33. nyp10025 says:

    They are OECD studies, not UN, and they are not bogus. Anyone who sees how the healthcare system works in places like France, Australia, Switzerland, Germany, etc., etc. knows that how badly our system sucks. Try explaining to a Frenchman or a German that a major medical crisis in America and completely wipe out a family financially. They won’t believe it.

  34. Try explaining to a European why his economy is imploding.


  35. One of the key criteria in those rankings is whether the country has publicly financed health care.


  36. Nyp says:

    1. Of all the many economic analyses of the Eurozone crisis that I have read, this is the fist time anyone has suggested that it is due to the fact that most European countries have universal health coverage. It is an especially absurd idea given that health care expenditures on a per capita or per GDP basis are much, much lower than they are in the US.

    2. Those OECD statistics are based on things like mortality, morbidity, etc. You could look it up.

  37. Vernon Clayson says:

    Around and around, the money waltz plays on. Health care is secondary to requiring that those with the ability to pay for insurance freaking pay for it, it’s about money flowing to Washington DC, to be spent as fast as it comes in on more things than health care. It goes into a pool and larcenous and devious greedy individuals grab every dime they can, it’s not just the members of Congress, Obama appropriates and designates as much to his compadres as any single member of the House and Senate, I should say the Obamas as his wife spares no expense for her luxuries. Think of the exemptions from the plan, Muslims and the Amish come to mind, they don’t have to pay but the same doctors and hospitals that treat those that pay the tax/penalty, whatever, will treat them, it’s not exactly like they are self-insured. Why does anyone wish for the European style care, is it because their tax rates are higher and the care involves rationing and waiting? This nation was founded to get away from European masters and cultures, now those like nyp10025 want to go back to copying them. I don’t care that Athos used the system set up by politicians, most of them lawyers, to skate on a medical bill, perhaps nyp10025 wants to re-establish debtor’s prisons or banish debtors off to colonize some far off land. So hospitals have to absorb some losses, big deal, they don’t operate independently, they do business under laws, rules and regulation set up by every level of government. As far as I’m concerned medical doctors are the last and only true professionals, pay them their worth, what other profession has made the advancements in their practice that medicine has? Attorneys? Politicians?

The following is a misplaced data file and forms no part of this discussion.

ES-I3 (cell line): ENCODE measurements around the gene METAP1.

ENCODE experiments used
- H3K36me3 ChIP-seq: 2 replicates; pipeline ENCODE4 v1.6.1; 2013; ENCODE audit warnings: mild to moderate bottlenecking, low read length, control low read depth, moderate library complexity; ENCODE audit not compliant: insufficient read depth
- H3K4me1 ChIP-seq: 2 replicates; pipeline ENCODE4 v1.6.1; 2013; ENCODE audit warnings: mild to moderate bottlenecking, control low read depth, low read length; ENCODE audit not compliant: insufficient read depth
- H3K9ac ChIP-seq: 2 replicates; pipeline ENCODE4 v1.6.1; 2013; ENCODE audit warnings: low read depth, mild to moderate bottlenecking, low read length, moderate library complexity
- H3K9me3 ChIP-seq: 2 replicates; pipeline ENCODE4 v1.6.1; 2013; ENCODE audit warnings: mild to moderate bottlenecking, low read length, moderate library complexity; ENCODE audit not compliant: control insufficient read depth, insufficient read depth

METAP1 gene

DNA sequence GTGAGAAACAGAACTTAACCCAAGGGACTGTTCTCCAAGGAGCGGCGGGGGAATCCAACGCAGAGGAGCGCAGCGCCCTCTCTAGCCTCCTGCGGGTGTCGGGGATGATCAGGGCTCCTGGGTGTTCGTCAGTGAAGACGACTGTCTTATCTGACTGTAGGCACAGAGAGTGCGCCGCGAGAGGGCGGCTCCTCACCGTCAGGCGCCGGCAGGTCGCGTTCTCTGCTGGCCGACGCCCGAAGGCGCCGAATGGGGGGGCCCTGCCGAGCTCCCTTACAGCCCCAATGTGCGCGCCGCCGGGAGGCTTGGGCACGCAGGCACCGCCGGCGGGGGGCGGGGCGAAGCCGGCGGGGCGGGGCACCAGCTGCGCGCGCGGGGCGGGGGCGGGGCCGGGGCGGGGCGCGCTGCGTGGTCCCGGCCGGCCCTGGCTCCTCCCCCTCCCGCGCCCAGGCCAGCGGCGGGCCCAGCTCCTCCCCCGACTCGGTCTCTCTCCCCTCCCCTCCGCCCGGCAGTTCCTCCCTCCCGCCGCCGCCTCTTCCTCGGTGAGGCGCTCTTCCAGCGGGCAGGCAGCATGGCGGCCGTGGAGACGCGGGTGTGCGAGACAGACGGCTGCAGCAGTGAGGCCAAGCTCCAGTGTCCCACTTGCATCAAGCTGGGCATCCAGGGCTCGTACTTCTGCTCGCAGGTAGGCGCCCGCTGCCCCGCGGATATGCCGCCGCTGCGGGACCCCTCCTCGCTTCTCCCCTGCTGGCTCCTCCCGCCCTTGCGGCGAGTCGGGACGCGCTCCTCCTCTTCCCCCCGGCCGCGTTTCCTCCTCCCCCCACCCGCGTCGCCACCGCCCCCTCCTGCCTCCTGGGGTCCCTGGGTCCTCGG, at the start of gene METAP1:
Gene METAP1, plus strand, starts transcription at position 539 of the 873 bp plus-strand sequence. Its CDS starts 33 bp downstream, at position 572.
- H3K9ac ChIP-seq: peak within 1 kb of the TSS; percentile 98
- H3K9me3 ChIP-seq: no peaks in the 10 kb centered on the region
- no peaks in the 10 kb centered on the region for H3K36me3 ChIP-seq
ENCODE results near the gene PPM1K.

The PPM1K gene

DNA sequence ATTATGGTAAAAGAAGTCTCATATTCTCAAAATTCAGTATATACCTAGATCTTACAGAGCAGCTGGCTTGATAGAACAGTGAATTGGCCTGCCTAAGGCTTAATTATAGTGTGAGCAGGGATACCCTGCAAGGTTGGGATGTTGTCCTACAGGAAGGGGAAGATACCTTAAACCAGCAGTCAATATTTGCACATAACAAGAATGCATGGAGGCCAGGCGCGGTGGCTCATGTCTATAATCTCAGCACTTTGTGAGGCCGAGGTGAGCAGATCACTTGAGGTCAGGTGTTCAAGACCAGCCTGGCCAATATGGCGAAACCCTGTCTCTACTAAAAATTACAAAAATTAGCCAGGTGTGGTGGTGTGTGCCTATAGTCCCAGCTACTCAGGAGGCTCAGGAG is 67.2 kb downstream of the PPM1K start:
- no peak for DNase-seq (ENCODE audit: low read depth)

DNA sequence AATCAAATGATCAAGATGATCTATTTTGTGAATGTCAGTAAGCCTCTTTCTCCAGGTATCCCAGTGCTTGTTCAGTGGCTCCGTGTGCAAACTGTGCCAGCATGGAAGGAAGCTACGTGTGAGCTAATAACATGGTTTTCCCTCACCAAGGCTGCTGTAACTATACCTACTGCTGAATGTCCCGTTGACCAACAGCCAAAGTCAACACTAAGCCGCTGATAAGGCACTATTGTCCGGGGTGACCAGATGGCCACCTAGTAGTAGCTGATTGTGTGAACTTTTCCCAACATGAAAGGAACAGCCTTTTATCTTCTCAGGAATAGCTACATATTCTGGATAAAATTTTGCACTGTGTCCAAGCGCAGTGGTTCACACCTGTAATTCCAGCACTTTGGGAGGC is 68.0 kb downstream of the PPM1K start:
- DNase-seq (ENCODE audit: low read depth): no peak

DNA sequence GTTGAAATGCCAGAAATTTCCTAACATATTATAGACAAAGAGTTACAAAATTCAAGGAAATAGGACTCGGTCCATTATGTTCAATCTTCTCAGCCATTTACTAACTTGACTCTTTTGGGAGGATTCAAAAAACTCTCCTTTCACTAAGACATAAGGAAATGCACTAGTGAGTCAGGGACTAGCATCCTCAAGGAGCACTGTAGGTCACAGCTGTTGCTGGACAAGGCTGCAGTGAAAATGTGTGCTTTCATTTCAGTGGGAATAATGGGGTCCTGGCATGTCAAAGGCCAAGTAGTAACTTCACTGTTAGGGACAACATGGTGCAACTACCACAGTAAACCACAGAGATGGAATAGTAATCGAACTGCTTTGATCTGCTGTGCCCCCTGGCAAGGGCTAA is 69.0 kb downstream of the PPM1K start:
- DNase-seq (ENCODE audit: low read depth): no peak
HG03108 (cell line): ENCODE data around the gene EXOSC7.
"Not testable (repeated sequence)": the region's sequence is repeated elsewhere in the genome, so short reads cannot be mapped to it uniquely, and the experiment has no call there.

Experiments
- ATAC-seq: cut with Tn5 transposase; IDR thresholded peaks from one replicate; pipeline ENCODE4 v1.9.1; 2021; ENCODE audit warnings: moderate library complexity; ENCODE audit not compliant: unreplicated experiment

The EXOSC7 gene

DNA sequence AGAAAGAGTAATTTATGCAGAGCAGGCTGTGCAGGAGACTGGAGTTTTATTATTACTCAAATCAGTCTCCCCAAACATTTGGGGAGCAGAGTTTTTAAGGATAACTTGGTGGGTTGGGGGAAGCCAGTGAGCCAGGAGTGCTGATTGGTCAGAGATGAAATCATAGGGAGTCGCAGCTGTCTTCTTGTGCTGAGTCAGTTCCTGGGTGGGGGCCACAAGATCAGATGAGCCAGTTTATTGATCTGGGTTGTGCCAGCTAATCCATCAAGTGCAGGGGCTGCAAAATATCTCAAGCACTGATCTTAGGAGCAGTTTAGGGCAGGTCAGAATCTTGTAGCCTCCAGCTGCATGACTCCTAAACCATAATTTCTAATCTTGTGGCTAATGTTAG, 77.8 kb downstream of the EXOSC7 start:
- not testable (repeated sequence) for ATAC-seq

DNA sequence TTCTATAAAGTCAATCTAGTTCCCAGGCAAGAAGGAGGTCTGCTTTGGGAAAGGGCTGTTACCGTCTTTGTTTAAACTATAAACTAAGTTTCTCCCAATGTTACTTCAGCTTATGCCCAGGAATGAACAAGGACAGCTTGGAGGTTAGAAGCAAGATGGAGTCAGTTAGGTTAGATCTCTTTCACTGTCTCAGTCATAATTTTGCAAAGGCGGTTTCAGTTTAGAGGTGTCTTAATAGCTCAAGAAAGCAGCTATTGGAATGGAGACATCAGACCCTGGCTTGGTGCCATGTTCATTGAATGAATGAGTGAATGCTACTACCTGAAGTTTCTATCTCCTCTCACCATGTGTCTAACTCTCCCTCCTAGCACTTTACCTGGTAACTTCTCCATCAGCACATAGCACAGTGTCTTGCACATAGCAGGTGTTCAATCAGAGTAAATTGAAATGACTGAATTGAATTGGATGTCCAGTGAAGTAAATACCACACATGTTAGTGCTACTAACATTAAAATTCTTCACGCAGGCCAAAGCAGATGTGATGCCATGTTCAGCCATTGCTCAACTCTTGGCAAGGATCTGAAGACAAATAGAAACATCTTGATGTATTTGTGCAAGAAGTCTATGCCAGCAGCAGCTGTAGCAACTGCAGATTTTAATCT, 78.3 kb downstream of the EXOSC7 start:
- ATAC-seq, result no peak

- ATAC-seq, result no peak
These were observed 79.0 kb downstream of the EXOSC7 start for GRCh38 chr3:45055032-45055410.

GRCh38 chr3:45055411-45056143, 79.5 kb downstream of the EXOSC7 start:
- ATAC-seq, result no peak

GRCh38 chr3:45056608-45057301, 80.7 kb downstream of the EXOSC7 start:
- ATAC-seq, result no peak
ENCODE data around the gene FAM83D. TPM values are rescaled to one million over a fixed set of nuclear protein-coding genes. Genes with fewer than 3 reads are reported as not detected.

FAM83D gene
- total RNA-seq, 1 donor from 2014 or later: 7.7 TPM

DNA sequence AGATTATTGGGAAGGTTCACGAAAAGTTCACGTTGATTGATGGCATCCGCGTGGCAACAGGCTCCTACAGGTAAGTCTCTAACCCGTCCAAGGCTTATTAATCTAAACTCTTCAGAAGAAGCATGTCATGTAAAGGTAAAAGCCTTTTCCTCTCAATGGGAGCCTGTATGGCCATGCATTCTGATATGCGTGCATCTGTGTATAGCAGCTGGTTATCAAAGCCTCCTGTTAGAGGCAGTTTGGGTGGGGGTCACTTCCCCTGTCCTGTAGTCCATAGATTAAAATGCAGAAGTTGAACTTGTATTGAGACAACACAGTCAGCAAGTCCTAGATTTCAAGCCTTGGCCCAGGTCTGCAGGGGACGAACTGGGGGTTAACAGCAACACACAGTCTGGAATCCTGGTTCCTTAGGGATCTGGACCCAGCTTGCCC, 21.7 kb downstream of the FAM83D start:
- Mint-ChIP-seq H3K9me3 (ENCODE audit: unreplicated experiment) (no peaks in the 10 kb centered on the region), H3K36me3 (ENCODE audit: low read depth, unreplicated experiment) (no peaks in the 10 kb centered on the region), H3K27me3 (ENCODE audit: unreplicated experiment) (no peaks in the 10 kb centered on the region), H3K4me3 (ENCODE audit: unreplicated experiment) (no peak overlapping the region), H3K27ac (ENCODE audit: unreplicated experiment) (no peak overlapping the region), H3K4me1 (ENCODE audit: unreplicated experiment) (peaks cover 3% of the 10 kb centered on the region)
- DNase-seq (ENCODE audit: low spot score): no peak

38. Athos says:

    Well, the things you miss when you’re busy! If you’re going to use me for a reference, petey, you should at least get your facts right.

    Oh. Silly me. I forgot I was referencing a collectivist Karl Marx worshiper!

    Let me press on. I was treated in an emergency situation (felony assault/ thrown out) and my life was saved. My net worth (before the medical bills) was negative, my income was “commission only” (I made just enough money to disqualify me for Medicaid), and Dave Ramsey would have had a heart attack over my financial acumen. I had nothing of value, no steady income, no savings, and no prospect of acting like the responsible adult I am today. I might add, that I didn’t have a TV, car, tattoo, cell phone, A/C, microwave, expensive clothes, jewelry, or an asset protection trust fund.

    My actions caused my predicament. Even without the medical bills, I was an irresponsible, money managing disaster. Maybe I was born 35 years too early! At least I didn’t have a student loan!

    From this humbling experience, I turned my life around. I paid my bills, on time, and took out the necessary insurances recommended by old fashioned finance gurus (like Dave Ramsey), got married and raised kids.

    Too many people today think that they have the right to commodities. We don’t. Our rights are God given, and as such, are basically free. I have the right to bear arms, but the government doesn’t GIVE me a gun if I don’t have one, does it? (unless you’re a Mexican Drug lord, right AG Holder?)

    All this Collectivist crap that’s been foisted on us since 1935 MUST be reversed. Because guess what, petey? It WILL be reversed or America will be consigned to the dustbin of history.

  39. Rincon says: